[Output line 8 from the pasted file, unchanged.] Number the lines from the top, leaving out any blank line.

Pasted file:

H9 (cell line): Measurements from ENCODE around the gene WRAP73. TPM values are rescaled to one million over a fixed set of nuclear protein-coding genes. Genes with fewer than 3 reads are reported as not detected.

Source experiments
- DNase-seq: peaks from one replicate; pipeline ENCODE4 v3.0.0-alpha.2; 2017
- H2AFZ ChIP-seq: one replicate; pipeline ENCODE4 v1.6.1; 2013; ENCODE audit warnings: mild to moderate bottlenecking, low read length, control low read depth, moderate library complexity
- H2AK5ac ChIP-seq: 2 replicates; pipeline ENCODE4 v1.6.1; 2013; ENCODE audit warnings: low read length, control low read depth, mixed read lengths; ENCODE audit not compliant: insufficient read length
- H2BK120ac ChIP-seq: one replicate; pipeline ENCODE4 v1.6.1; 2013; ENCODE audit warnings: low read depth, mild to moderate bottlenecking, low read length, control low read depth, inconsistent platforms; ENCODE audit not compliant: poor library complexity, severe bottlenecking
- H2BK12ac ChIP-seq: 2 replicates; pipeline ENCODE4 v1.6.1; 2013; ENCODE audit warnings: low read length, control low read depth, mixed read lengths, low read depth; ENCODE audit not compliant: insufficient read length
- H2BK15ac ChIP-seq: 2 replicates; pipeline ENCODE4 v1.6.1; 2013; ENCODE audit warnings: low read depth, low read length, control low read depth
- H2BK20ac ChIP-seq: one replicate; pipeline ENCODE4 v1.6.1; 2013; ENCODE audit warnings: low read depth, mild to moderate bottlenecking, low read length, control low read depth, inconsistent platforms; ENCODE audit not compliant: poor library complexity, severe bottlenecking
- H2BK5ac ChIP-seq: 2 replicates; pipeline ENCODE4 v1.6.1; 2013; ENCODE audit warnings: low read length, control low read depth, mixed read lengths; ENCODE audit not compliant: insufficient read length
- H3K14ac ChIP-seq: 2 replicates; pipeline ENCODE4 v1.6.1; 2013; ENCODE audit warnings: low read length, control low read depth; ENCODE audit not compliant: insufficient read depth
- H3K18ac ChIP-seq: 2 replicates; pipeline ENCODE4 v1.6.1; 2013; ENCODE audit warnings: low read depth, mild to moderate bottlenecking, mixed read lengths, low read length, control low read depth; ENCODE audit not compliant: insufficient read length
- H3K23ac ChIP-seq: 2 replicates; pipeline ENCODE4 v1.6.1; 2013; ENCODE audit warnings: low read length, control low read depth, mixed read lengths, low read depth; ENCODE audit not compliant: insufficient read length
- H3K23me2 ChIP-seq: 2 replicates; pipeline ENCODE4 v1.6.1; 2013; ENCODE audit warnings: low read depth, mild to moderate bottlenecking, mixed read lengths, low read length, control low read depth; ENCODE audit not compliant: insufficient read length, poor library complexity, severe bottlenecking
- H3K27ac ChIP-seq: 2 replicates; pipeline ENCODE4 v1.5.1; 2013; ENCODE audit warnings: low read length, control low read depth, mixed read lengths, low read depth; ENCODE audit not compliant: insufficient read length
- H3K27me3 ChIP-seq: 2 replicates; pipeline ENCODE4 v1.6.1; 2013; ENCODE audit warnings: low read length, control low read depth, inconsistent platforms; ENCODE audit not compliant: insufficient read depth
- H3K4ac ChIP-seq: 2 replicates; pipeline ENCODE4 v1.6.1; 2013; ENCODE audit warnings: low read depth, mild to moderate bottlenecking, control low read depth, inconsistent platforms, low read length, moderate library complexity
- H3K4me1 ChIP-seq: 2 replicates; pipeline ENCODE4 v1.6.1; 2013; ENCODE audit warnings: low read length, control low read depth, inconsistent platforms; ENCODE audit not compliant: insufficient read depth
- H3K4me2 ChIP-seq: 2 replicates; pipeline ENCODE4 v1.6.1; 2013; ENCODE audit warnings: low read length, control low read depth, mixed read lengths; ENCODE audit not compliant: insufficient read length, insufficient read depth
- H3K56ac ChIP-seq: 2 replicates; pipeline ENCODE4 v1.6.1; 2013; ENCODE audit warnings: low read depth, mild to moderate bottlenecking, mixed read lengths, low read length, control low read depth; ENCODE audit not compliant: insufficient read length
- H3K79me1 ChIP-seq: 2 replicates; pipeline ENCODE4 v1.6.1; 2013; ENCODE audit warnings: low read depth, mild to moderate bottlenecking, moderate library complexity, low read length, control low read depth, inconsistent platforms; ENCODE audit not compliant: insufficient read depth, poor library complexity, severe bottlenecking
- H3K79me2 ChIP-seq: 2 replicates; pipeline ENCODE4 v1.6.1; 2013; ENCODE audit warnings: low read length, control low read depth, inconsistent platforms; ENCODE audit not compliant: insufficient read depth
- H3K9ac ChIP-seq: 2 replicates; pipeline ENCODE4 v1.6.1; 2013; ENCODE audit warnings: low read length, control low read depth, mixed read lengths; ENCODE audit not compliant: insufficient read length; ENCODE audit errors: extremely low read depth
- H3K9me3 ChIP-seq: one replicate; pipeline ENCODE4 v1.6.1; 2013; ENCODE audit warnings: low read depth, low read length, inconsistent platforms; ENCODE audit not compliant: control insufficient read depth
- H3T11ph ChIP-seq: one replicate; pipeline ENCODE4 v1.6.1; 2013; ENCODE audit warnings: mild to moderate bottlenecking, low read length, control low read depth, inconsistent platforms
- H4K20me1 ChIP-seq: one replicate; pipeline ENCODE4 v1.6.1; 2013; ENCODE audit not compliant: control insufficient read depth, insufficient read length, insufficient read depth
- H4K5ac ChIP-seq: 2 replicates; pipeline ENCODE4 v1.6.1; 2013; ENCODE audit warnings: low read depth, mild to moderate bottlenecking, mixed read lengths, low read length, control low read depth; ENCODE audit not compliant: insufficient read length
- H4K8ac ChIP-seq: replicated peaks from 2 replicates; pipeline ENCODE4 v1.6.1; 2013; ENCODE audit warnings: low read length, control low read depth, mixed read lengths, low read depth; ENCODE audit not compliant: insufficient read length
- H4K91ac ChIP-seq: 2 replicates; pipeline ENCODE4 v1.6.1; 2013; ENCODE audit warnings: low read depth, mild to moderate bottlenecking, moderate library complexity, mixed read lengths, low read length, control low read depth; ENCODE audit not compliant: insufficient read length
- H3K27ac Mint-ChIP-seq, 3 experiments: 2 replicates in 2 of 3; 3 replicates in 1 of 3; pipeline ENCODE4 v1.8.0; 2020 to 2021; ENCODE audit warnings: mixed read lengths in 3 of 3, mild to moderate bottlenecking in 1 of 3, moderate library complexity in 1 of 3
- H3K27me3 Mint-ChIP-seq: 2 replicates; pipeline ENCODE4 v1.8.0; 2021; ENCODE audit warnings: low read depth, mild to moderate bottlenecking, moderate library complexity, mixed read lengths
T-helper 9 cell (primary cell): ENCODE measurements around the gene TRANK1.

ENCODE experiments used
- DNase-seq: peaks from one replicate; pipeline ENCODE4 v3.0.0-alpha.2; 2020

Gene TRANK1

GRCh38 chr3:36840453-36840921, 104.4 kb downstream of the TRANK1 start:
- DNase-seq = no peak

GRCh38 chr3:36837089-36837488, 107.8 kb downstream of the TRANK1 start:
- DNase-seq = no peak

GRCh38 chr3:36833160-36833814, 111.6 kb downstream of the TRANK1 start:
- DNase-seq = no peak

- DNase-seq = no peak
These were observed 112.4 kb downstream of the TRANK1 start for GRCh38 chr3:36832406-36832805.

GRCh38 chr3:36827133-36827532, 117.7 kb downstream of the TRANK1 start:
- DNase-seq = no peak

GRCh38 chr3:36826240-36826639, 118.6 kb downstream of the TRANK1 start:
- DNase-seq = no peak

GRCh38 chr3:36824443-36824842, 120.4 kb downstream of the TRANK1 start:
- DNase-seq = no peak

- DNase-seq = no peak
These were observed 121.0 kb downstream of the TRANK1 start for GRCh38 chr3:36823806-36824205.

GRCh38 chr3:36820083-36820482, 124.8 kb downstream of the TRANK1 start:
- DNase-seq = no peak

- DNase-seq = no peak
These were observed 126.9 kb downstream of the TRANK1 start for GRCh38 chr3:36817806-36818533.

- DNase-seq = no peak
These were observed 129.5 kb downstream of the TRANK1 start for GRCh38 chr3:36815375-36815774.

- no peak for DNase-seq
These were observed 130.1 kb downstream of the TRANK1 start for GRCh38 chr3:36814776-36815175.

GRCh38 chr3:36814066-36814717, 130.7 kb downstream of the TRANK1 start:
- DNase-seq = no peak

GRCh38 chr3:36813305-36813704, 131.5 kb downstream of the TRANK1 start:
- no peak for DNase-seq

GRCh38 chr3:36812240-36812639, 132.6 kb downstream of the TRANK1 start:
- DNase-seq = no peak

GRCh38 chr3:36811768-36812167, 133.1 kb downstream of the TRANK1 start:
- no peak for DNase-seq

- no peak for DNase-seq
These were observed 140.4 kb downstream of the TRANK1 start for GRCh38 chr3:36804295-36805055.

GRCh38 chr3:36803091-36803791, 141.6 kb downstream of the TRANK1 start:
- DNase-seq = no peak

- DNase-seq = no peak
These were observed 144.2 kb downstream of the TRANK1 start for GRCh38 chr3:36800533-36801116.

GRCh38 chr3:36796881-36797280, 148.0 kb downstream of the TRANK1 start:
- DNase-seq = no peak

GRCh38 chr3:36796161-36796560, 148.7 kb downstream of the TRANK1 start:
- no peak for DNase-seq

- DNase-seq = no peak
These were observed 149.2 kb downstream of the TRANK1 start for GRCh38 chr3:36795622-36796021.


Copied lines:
- H2BK15ac ChIP-seq: 2 replicates; pipeline ENCODE4 v1.6.1; 2013; ENCODE audit warnings: low read depth, low read length, control low read depth